First, the butternut squash kraut was started since it needed a few days to naturally ferment. The squash was grated and combined with minced onion, garlic, salt, and caraway seeds. I was sure I had caraway seeds to use for this, but when I searched through my spices there were none to be found. Instead, I used nigella seeds which are also sometimes called black caraway so they’re not too weird of a choice. The squash and other ingredients were mixed by hand in a bowl and squeezed to get some juices extracting. The mixture with all the juices was then placed in a jar, water was added, and I weighted down the mixture with a smaller jar. It was left at room temperature for 48 hours and was then refrigerated for a few days. It can be kept for a month or so. For the schnitzel, butternut squash was peeled, seeded and roasted until somewhat tender. When cool, rounds were cut and pressed to flatten a little. Then, I made a little change to the recipe. Rather than breading the squash with flour, egg, and breadcrumbs, I took a simpler route. I spread the tops with Dijon mustard and pressed on breadcrumbs. I do this often with fish for a simpler breading technique. Also, the recipe in the book includes a mustard-cream sauce which I skipped to make it a little lighter and because the mustard flavor was already present. The breaded squash slices were fried in olive oil until crispy and served topped with the squash kraut.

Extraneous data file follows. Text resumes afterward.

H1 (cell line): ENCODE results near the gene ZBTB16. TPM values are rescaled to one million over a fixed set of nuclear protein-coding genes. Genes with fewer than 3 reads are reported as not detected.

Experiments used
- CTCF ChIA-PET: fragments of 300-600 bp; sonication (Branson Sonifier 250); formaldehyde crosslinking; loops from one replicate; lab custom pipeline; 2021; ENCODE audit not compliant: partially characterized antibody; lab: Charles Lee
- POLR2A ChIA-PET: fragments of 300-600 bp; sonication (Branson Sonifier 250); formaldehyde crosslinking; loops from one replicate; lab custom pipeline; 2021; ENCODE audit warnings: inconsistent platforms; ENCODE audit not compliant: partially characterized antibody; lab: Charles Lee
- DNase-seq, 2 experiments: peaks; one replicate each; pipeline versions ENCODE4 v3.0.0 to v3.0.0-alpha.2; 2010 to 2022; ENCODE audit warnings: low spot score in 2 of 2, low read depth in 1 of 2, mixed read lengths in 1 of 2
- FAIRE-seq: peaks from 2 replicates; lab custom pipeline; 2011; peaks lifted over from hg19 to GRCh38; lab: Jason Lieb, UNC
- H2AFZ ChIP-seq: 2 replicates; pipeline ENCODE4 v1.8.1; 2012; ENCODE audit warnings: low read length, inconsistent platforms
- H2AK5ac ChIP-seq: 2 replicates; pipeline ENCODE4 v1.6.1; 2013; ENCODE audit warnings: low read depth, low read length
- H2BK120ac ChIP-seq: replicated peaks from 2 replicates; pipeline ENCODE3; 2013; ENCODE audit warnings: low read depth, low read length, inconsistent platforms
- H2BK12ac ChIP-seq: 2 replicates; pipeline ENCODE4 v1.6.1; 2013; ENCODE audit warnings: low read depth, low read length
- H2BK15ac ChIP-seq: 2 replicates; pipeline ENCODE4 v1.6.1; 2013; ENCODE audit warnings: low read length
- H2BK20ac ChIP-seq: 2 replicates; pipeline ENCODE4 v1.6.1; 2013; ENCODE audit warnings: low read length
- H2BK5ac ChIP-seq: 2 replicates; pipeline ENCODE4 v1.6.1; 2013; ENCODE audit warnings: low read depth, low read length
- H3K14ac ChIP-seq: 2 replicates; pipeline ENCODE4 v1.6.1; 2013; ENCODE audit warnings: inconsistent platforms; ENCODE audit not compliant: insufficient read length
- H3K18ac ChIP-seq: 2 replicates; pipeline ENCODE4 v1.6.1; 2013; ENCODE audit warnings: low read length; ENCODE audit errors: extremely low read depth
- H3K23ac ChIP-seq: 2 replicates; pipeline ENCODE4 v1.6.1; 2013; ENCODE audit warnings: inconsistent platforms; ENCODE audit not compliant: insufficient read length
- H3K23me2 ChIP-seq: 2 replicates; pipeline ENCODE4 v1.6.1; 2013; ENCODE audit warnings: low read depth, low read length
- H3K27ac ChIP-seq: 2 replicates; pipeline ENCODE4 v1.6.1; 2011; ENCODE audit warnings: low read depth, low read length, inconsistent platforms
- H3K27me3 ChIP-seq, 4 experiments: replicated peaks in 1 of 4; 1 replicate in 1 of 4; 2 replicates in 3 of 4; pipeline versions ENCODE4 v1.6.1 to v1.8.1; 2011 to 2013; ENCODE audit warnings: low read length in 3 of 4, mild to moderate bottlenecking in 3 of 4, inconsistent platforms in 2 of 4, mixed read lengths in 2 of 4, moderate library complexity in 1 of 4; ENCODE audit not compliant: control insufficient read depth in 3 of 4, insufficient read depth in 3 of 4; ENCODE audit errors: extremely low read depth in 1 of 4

In Texas, the most common evolution of schnitzel is chicken-fried steak which for the uninitiated is a pounded-thin slice of beef that’s breaded and fried and topped with cream gravy. Since I don’t eat red meat, I was thrilled to see this vegetarian schnitzel concept. Oddly, the process of slicing and flattening the squash pieces reminded me of making tostones. I love it when food traditions cross boundaries like that. So does Edward Lee, and he encourages readers to take these recipes and make them their own. There’s a lot to learn and experiment with here.

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5 comments:

  1. Still haven't seen butternut here yet...these schnitzels look fabulous, Lisa.

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  2. My gosh, Lisa... if that's not the most creative recipe ever, I don't know what would be

    love everything about it!

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  3. Mimi Sheraton has a pretty decent German cookbook, but you're right in that there aren't a lot of good ones for American audiences. Anyway, chicken fried steak is good stuff! And never met a schnitzel I didn't like. But this butternut squash schnitzel is SO creative and good looking! Thanks. :-)

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    Replies
    1. I knew there must be some German cookbooks out there. Thanks for mentioning!

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  4. oddly, i just don't like butternut squash. love all the other varieties, but not the ol' butternut. i really might enjoy it as kraut, though, and think it's a great idea!